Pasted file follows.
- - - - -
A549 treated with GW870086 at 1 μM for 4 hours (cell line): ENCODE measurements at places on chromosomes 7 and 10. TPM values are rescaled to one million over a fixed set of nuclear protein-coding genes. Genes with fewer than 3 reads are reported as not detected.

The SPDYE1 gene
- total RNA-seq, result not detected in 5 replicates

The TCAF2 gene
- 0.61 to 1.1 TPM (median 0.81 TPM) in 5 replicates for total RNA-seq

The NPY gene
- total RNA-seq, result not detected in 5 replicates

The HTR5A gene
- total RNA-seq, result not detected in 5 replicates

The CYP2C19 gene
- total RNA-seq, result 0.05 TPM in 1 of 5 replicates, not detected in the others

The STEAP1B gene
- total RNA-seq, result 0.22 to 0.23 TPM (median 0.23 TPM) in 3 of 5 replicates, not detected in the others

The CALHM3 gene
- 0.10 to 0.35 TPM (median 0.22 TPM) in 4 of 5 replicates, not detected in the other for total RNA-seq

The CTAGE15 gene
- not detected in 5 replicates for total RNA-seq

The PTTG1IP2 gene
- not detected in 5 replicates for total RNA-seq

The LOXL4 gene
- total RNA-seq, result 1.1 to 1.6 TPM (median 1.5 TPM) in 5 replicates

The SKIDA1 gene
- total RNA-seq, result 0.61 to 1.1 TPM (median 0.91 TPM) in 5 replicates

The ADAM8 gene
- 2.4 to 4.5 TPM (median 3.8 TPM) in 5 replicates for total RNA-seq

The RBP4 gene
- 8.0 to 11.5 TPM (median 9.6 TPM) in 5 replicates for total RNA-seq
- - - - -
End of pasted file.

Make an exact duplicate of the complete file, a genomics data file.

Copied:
A549 treated with GW870086 at 1 μM for 4 hours (cell line): ENCODE measurements at places on chromosomes 7 and 10. TPM values are rescaled to one million over a fixed set of nuclear protein-coding genes. Genes with fewer than 3 reads are reported as not detected.

The SPDYE1 gene
- total RNA-seq, result not detected in 5 replicates

The TCAF2 gene
- 0.61 to 1.1 TPM (median 0.81 TPM) in 5 replicates for total RNA-seq

The NPY gene
- total RNA-seq, result not detected in 5 replicates

The HTR5A gene
- total RNA-seq, result not detected in 5 replicates

The CYP2C19 gene
- total RNA-seq, result 0.05 TPM in 1 of 5 replicates, not detected in the others

The STEAP1B gene
- total RNA-seq, result 0.22 to 0.23 TPM (median 0.23 TPM) in 3 of 5 replicates, not detected in the others

The CALHM3 gene
- 0.10 to 0.35 TPM (median 0.22 TPM) in 4 of 5 replicates, not detected in the other for total RNA-seq

The CTAGE15 gene
- not detected in 5 replicates for total RNA-seq

The PTTG1IP2 gene
- not detected in 5 replicates for total RNA-seq

The LOXL4 gene
- total RNA-seq, result 1.1 to 1.6 TPM (median 1.5 TPM) in 5 replicates

The SKIDA1 gene
- total RNA-seq, result 0.61 to 1.1 TPM (median 0.91 TPM) in 5 replicates

The ADAM8 gene
- 2.4 to 4.5 TPM (median 3.8 TPM) in 5 replicates for total RNA-seq

The RBP4 gene
- 8.0 to 11.5 TPM (median 9.6 TPM) in 5 replicates for total RNA-seq